Wound care after illness or injury is a critical practice in skilled nursing facilities, and ongoing wound management is essential to quality care for all patients in the long-term care setting. In general, residents of long-term care facilities are extremely vulnerable to the development of pressure wounds. In fact, the Centers for Disease Control and Prevention published statistics through its National Center for Health Statistics that show 46% of people over the age of 65 are predicted to experience at least one pressure ulcer in their life. The elderly are at higher risk of developing these wounds due to reduced mobility and increased time spent in bed, exacerbating the breakdown of skin. Not only are these wounds painful, but they can also lead to serious infections.

For those living in long-term care facilities, a comprehensive wound care strategy is an essential component of quality care.

Chronic Wounds in Long-Term Care Settings

In the United States, there are about 28,900 assisted living facilities offering one million licensed beds to elderly residents who require long-term care. As our population continues to age, the number of residents in these facilities will continue to increase. Elderly individuals are particularly prone to developing chronic wounds due to typical changes that occur with age, including the presence of multiple comorbidities such as impaired cognition, diabetes, cardiovascular issues, poor nutrition, lack of mobility, and others—all of which can exacerbate a condition known as skin failure.

Skin Failure and Chronic Wounds

In simplest terms, skin failure is the skin’s inability to perform its important barrier functions due to one or more pathophysiologic factors that disrupt the cutaneous barrier at the cellular level. When this happens, pressure ulcers can form. Besides pressure ulcers, long-term care residents can be prone to other skin disruptions such as neuropathic ulcers and venous and arterial ulcers. Because wounds in aging patients can take longer to heal, regular wound management is critical, particularly in a long-term care setting.

In fact, wound management is so critical that pressure injuries have become a designated quality indicator for long-term care facilities. Federal regulations governing nursing care facilities state that each facility “must have a system to ensure that wound assessments are timely and appropriate and that interventions are implemented, monitored, and revised as appropriate; and changes in condition are recognized, evaluated, and reported to a practitioner, and addressed.”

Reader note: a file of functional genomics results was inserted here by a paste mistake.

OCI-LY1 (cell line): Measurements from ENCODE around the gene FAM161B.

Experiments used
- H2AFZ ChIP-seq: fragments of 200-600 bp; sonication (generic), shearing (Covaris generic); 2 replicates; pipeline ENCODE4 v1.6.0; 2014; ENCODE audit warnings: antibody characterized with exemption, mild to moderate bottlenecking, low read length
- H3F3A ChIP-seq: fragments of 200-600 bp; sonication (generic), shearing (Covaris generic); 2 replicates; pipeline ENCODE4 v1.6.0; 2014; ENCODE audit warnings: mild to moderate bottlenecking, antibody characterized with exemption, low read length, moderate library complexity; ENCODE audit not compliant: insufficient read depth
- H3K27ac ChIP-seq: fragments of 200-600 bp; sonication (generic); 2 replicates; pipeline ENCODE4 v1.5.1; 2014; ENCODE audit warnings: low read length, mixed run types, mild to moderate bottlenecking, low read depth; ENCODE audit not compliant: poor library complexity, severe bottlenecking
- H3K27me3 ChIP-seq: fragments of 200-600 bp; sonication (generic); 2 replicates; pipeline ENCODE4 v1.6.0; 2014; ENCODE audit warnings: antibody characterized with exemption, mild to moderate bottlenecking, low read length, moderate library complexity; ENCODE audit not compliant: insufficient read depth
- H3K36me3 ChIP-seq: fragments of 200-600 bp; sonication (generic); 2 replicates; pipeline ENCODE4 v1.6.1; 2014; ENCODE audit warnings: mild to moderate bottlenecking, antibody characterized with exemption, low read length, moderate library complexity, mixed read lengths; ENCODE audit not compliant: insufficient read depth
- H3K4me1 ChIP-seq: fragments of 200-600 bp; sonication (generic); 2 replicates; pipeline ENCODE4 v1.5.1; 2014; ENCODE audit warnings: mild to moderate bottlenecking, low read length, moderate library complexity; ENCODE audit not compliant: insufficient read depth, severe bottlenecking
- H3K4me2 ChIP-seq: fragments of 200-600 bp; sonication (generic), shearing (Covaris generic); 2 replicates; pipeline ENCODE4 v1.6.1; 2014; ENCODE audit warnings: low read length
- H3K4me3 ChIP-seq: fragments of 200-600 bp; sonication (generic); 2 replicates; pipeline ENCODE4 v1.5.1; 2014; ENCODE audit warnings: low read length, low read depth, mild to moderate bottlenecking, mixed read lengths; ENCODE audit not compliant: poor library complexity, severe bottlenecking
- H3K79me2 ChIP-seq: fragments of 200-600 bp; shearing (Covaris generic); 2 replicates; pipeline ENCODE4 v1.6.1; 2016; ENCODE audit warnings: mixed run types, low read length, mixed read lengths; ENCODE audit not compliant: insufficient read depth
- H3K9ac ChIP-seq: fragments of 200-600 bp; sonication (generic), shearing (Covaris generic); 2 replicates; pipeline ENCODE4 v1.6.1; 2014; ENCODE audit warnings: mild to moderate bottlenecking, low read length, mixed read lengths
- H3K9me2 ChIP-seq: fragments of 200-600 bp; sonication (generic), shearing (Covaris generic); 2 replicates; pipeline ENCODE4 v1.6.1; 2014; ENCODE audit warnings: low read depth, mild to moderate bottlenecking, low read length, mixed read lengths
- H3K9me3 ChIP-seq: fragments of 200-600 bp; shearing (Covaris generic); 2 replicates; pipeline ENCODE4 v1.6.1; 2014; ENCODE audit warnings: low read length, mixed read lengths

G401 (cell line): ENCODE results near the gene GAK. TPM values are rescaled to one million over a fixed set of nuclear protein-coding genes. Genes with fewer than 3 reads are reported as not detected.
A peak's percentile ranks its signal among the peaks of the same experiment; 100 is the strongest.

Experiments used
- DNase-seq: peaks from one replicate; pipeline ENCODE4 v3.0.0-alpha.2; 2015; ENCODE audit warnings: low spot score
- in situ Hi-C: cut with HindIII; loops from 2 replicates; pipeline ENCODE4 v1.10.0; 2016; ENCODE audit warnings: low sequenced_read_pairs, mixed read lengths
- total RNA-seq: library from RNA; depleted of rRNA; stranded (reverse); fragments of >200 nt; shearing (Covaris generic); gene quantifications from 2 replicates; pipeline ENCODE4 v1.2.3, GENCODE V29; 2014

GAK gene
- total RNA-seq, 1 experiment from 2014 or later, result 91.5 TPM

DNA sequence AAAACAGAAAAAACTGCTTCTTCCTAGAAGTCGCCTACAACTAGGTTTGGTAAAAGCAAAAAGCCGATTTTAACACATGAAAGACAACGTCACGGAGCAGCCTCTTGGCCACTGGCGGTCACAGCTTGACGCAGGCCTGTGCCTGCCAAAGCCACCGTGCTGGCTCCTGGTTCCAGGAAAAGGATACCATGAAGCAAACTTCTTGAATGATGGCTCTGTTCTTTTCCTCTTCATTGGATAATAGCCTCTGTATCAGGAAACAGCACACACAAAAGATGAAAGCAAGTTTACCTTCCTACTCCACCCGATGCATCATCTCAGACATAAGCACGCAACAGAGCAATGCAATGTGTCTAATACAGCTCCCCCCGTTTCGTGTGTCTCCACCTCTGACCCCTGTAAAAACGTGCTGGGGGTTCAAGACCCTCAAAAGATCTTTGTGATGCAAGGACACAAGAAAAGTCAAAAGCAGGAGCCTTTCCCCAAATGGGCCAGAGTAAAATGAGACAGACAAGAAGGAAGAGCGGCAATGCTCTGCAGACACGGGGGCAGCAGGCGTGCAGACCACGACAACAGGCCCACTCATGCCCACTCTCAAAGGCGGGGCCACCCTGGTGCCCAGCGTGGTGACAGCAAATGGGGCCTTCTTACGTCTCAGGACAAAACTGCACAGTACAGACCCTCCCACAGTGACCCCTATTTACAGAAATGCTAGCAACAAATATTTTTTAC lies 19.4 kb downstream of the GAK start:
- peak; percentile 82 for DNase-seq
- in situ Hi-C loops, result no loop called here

Addressing Wound Care Management in Long-Term Care Facilities

In general, wound care management for skilled nursing environments and long-term care settings include the following:

  • Using all technological options such as telehealth, virtual medicine, and electronic health records (EHRs)
  • Creating standardized treatments for a wide range of patient needs
  • Developing strategies that reduce the risk of staff injuries while providing care to residents at high risk of pressure ulcers
  • Accelerating wound management practices through an interdisciplinary strategy that includes physicians and other care team members

In addition, educating families and patients on reasonable expectations through effective communication is a primary goal for caregivers.

Wound care begins at admission, where an admitting nurse must be trained to recognize the most common types of wounds and their characteristics in order to communicate with care providers and identify the appropriate interventions and treatment guidelines. Wounds that are identified early in the process can often be treated without the need for more expensive interventions, reducing the need for antibiotics and rehospitalizations.

While each wound type requires specific intervention, there are some basic best practices all facilities should be using, such as:

  • Initial assessment of wound type and severity
  • Using good hand hygiene techniques before and following the use of gloves when treating wounds
  • The use of personal protective equipment (PPE), especially during wound debridement and irrigation
  • High-level disinfection of reusable equipment in between uses and/or dedicated wound management equipment for each resident
  • Proper disposal of dressings and disinfection of surfaces where supplies are stored or placed in resident rooms

In addition, continued monitoring of wounds and coordination with care team members by attending caregivers is essential.

Brickyard Healthcare: Our Comprehensive Approach to Wound Management

At Brickyard Healthcare, we know that our residents seeking long-term care often experience wounds that are complex in nature—particularly if they are recovering from surgery or have other extenuating circumstances such as extended illnesses or chronic diseases. To bring the highest level of wound care to your loved ones, we focus on an interdisciplinary approach that brings the latest in wound management therapies and techniques to the table.

We have a dedicated wound care management team that collaborates with other members of each residents’ designated care team to create and deploy a treatment plan that addresses their individual needs. We keep you, the family, involved in their care every step of the way, allowing you to see our best practices at work as your loved one heals. We are committed to bringing the highest standard of care to all our residents, so we actively employ state-of-the-art wound care techniques at all our locations. To find out more about how we can care for your loved one, please call us at 855-855-8113 or contact us here.

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